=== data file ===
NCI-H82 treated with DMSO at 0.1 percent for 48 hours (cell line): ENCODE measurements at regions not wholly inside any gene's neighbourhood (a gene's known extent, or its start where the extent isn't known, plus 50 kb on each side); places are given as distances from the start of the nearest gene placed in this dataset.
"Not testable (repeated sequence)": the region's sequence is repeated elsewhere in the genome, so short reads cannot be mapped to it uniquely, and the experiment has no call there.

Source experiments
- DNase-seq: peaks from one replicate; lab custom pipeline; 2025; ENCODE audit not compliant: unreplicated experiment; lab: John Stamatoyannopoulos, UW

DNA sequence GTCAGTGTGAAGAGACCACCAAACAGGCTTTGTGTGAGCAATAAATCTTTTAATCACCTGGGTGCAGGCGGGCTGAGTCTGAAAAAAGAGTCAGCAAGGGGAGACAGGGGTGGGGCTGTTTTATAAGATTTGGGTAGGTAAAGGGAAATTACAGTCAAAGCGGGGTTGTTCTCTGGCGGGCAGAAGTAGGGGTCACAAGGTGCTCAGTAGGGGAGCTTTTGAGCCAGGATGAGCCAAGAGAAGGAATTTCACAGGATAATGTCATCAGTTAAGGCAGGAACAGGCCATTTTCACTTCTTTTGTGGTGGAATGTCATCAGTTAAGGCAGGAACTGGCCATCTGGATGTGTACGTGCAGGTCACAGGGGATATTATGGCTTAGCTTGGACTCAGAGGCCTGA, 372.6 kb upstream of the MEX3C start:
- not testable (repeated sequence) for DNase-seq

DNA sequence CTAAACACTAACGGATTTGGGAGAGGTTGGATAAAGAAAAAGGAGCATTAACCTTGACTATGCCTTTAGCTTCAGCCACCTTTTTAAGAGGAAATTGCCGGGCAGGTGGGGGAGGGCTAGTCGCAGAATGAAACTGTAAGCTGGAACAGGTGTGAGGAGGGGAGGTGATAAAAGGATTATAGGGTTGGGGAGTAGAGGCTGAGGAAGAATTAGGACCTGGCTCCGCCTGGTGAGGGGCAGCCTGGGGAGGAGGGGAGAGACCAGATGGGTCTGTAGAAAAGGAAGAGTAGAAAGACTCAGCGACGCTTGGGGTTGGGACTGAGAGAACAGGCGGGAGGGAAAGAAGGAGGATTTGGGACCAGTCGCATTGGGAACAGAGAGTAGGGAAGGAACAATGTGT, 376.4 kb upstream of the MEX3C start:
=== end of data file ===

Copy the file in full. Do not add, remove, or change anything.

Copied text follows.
NCI-H82 treated with DMSO at 0.1 percent for 48 hours (cell line): ENCODE measurements at regions not wholly inside any gene's neighbourhood (a gene's known extent, or its start where the extent isn't known, plus 50 kb on each side); places are given as distances from the start of the nearest gene placed in this dataset.
"Not testable (repeated sequence)": the region's sequence is repeated elsewhere in the genome, so short reads cannot be mapped to it uniquely, and the experiment has no call there.

Source experiments
- DNase-seq: peaks from one replicate; lab custom pipeline; 2025; ENCODE audit not compliant: unreplicated experiment; lab: John Stamatoyannopoulos, UW

DNA sequence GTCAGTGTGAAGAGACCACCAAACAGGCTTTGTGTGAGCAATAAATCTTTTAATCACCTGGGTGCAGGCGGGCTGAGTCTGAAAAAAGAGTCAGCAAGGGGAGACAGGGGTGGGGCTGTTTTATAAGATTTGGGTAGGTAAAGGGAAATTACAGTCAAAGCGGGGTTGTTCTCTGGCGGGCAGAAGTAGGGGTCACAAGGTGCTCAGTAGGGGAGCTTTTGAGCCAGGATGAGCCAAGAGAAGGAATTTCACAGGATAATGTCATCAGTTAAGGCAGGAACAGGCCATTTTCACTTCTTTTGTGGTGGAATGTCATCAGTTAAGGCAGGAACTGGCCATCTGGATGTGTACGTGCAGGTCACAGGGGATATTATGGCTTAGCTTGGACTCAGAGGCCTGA, 372.6 kb upstream of the MEX3C start:
- not testable (repeated sequence) for DNase-seq

DNA sequence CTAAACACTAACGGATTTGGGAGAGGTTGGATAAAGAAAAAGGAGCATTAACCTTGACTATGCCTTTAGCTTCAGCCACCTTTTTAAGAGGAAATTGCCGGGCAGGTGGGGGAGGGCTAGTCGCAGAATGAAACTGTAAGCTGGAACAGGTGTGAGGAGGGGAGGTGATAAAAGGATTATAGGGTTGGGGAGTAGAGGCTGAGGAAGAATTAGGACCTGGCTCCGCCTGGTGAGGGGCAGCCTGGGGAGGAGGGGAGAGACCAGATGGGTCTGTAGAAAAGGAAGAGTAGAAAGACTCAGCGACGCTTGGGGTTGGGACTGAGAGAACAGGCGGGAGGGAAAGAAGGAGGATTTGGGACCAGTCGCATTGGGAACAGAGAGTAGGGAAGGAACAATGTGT, 376.4 kb upstream of the MEX3C start: